Additional Areas for Future Research
In addition to their exploration of orthogonal compartmentalization and performance, the team concluded with the following outline of areas for future research:
Orthogonal information coding. Use synthetic (nucleic acid or protein) nanostructure to augment genomic information, for example, to create novel scaffolds for transport within the cell or to organize other molecules (such as a nonribosomal peptide synthetase pathway).
Adapt other biopolymers to possess an encoding function such as proteins with base pairs to organize their function.
Design lipids that respond to enzymes, light, chemical signals, magnetic or electric fields and change their segregation properties.
Develop modules that translate signals into genetic or regulatory events (much like the way membrane proteins sense changes in lipid structure).
Develop morphogens that respond to an engineered device. Explore guiding cell fate in a spatially controlled way, perhaps even in three dimensions.
Design orthogonal communication pathways. Explore developing a community controlled by nucleic acid sender-receiver systems.
Develop specific surface interactions to direct connections between cells and engineered devices.
Synthetic biology is too young for us to know to what ends current research may one day be used. However, we do know that we are not bound by the limits of nature or genetics. The work of this team only begins to illustrate the ways in which synthetic biology can reach across disciplines to achieve greater control of biological functions and one day more fully reflect the design of complex multicellular systems.
IDR TEAM MEMBERS—GROUP B
Linda Chrisey, Office of Naval Research
Ratmir Derda, Harvard University
Bing Gong, University at Buffalo
Michael Jewett, Northwestern University
Melissa Knothe Tate, Case Western Reserve University
Jennifer Maynard, University of Texas at Austin
Richard Roberts, University of Southern California
Katherine S. Ryan, Scripps Institution of Oceanography at UCSD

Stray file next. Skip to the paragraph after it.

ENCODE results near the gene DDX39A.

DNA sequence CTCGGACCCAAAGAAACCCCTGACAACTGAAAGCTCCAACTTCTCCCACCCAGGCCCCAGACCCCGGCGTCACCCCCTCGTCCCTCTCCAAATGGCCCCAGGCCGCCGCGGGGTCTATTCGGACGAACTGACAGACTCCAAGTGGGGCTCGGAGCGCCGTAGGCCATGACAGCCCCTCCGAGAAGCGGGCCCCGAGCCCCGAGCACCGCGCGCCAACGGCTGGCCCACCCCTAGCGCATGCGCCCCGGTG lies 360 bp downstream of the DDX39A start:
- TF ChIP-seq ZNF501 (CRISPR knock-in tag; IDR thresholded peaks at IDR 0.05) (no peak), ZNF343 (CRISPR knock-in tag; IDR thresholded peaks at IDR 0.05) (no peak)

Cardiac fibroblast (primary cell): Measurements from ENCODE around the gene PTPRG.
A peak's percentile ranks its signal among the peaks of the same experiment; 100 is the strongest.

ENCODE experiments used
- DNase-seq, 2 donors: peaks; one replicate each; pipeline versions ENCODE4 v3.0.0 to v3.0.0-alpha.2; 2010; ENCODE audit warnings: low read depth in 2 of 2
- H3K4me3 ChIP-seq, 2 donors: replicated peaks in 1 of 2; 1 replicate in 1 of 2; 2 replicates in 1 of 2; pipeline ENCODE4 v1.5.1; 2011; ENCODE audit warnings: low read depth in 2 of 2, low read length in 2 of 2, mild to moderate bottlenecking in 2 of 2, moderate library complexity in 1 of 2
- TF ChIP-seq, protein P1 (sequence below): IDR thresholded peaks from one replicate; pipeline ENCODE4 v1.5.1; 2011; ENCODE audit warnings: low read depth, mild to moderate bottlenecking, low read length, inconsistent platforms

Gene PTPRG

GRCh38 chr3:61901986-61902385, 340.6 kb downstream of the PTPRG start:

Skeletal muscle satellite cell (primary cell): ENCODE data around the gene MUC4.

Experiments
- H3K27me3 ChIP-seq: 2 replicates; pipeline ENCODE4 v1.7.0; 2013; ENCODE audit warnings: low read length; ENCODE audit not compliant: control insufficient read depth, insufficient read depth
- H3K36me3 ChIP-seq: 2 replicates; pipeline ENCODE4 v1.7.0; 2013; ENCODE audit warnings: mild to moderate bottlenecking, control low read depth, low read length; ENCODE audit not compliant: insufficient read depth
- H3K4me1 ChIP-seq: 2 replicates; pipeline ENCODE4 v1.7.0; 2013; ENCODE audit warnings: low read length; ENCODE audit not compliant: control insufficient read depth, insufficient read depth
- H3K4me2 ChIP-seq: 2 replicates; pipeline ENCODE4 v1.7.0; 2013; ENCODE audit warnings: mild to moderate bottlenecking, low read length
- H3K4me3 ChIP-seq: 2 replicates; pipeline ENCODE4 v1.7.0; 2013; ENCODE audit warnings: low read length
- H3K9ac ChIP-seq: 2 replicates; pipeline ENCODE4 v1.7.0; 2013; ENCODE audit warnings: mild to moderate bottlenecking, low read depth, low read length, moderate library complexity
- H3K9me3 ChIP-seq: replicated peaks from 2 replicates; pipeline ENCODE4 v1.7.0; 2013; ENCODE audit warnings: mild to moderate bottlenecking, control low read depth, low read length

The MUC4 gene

Clifford Wang, Stanford University
Hang Yin, University of Colorado at Boulder
Yohei Yokobayashi, University of California, Davis
Brandon R. Reynolds, University of Southern California
IDR TEAM SUMMARY—GROUP B
By Brandon R. Reynolds, Graduate Science Writing Student, University of Southern California
While genetic engineering presents many possibilities for programming cells, it must play by those very rules that govern biological development—namely, those that drive mutation and, by extension, evolution. A scientist can fabricate a totally unique cell, either by modifying existing genomes or inventing new ones, but every generation spun off that initial engineered one always runs the risk of taking off in some other direction: evolution up to its oldest trick. So as life tends to avoid stagnation through mutation and other variability, scientists must look for other strategies for influencing and controlling cellular behavior.
As physician and author Lewis Thomas wrote:
The capacity to blunder slightly is the real marvel of DNA. Without this special attribute, we would still be anaerobic bacteria and there would be no music. Viewed individually, one by one, each of the mutations that have brought us along represents a random, totally spontaneous accident, but it is no accident at all that mutations occur; the molecule of DNA was ordained from the beginning to make mistakes.